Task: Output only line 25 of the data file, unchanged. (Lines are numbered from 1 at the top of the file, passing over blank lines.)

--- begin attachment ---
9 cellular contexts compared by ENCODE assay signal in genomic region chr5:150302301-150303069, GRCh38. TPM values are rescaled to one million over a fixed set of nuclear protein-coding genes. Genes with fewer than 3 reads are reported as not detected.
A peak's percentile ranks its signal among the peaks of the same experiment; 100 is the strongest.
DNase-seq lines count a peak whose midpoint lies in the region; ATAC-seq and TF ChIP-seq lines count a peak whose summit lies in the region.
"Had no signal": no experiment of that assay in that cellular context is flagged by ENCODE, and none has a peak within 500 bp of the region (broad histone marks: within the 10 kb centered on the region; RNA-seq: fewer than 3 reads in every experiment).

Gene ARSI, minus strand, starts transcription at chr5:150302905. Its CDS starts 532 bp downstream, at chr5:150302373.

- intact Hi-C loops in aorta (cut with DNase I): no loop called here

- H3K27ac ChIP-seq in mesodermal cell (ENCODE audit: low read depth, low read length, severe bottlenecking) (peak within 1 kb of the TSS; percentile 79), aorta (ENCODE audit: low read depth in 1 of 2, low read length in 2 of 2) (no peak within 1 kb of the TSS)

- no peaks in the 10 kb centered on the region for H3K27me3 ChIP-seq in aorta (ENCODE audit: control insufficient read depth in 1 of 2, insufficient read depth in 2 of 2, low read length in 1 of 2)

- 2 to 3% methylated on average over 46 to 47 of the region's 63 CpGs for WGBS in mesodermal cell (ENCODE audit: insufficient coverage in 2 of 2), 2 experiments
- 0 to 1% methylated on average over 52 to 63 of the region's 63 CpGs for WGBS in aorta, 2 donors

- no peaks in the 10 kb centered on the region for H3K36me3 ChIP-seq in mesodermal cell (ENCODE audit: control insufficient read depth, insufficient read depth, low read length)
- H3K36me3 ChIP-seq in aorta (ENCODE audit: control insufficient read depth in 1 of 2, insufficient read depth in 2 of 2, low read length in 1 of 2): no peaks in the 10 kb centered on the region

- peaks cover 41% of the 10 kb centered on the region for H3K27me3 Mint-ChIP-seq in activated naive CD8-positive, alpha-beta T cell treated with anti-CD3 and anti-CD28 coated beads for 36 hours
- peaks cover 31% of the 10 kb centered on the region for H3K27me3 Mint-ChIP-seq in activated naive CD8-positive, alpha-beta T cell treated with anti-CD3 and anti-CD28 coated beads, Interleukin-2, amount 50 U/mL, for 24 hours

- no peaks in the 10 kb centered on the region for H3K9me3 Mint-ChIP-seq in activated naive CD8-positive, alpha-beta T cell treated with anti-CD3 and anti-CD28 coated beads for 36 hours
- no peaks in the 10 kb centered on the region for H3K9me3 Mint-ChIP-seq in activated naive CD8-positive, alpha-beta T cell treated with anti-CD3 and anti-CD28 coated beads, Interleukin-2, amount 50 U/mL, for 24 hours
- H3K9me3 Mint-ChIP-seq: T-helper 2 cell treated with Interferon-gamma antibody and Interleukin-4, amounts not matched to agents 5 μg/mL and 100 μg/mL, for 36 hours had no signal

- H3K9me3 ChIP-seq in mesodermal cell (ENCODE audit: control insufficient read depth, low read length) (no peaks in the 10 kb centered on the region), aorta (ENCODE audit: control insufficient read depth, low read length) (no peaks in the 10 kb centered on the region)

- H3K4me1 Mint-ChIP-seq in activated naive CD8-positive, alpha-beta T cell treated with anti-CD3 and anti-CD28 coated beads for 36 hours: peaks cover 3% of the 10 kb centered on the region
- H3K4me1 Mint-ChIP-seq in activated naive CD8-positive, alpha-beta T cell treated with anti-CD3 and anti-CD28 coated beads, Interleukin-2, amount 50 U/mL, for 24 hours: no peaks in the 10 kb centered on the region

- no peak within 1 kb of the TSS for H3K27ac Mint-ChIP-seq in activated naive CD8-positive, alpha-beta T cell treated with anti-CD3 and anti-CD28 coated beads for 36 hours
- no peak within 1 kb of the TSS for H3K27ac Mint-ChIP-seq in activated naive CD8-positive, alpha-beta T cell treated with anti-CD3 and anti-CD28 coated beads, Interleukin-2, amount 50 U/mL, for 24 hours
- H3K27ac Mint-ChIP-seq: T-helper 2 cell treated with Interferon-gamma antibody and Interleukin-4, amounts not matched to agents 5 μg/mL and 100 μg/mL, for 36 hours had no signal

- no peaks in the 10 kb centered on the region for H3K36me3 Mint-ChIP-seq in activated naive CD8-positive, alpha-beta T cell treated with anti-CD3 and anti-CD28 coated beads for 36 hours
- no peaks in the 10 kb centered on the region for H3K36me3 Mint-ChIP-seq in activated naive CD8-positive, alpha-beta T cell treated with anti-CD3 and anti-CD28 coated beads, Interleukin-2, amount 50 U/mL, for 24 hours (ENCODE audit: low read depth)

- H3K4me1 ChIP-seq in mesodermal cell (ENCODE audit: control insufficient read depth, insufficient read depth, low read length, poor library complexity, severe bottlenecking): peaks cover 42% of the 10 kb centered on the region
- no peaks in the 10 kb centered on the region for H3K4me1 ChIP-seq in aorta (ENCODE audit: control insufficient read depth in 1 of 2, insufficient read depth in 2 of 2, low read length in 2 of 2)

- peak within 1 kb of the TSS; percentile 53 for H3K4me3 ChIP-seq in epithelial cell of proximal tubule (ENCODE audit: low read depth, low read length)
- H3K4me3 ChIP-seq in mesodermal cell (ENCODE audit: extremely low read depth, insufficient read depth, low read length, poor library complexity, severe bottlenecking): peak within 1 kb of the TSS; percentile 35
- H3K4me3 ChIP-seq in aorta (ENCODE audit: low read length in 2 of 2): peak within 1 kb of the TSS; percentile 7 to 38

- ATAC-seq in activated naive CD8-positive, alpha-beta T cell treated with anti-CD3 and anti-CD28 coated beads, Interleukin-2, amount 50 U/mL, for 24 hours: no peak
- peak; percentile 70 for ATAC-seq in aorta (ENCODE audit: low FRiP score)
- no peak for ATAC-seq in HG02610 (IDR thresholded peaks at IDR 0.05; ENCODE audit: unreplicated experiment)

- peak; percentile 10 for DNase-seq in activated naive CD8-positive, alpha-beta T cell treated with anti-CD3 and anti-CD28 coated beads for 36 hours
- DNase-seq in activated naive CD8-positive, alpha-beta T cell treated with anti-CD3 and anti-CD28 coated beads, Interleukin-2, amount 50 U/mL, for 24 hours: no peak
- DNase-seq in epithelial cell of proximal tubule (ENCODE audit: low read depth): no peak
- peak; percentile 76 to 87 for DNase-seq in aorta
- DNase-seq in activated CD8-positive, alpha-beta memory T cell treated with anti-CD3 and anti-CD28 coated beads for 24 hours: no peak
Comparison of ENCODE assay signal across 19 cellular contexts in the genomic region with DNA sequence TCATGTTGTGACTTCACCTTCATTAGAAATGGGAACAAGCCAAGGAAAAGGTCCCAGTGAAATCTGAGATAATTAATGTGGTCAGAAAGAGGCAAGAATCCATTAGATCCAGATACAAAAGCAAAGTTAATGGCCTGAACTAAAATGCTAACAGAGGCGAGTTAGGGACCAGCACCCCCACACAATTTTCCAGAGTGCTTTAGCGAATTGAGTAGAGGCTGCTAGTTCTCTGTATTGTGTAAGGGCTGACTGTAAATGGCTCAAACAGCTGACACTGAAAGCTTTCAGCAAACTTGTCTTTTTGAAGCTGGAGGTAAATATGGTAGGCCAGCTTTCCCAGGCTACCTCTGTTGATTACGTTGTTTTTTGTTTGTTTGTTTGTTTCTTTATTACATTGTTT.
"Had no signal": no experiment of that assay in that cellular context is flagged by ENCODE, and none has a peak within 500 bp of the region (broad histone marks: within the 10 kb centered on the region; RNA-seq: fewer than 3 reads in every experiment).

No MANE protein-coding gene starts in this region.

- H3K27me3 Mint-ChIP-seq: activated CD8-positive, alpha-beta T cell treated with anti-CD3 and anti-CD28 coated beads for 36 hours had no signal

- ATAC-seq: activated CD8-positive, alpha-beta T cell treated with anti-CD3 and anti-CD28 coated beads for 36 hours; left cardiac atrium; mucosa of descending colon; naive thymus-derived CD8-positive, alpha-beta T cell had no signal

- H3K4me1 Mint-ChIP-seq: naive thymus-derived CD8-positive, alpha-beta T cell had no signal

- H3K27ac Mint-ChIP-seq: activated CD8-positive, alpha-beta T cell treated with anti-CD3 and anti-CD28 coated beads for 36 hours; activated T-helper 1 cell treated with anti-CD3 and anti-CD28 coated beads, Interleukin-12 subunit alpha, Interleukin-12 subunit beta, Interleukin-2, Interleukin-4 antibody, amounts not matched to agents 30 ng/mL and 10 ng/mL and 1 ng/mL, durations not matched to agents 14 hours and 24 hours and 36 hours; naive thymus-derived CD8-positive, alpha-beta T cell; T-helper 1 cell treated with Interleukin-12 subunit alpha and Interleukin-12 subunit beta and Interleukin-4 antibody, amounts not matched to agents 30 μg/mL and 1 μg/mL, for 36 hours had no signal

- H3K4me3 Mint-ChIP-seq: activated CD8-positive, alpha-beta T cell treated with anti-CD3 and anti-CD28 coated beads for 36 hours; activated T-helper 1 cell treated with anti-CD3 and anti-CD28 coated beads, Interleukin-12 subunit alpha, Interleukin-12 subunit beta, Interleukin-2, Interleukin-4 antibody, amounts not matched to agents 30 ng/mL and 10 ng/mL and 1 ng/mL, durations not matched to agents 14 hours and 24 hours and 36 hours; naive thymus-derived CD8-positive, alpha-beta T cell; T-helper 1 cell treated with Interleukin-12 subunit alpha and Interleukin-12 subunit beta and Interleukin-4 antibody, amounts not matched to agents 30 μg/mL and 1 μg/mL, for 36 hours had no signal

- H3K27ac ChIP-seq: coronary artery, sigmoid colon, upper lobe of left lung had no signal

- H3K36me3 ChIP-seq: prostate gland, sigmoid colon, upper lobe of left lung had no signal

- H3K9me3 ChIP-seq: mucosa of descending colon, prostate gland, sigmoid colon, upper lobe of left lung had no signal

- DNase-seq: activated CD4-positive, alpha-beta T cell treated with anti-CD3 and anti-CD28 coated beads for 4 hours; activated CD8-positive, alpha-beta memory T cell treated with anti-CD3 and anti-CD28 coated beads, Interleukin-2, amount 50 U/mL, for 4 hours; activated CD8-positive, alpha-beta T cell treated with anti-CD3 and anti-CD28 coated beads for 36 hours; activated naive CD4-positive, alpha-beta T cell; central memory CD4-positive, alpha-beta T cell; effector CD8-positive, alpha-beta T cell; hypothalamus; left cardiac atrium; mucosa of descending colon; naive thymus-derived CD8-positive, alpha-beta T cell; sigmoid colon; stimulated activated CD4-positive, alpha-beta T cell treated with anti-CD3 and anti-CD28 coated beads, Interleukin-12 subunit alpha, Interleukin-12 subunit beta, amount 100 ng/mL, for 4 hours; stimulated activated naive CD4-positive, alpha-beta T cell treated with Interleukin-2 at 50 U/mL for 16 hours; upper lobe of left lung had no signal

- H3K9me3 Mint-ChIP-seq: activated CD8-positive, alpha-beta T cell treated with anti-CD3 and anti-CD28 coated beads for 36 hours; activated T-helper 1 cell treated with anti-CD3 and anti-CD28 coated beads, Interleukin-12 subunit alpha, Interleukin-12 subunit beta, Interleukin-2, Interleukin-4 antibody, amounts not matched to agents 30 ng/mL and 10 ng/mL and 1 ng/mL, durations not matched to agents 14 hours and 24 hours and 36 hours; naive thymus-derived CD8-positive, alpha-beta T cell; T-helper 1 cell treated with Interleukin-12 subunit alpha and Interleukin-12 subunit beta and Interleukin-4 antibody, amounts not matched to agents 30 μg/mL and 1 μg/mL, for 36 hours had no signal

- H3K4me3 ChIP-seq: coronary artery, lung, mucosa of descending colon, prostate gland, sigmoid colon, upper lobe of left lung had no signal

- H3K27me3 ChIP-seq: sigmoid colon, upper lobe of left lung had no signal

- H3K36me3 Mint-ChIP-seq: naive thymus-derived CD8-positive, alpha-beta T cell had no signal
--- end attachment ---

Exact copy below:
- no peaks in the 10 kb centered on the region for H3K36me3 Mint-ChIP-seq in activated naive CD8-positive, alpha-beta T cell treated with anti-CD3 and anti-CD28 coated beads, Interleukin-2, amount 50 U/mL, for 24 hours (ENCODE audit: low read depth)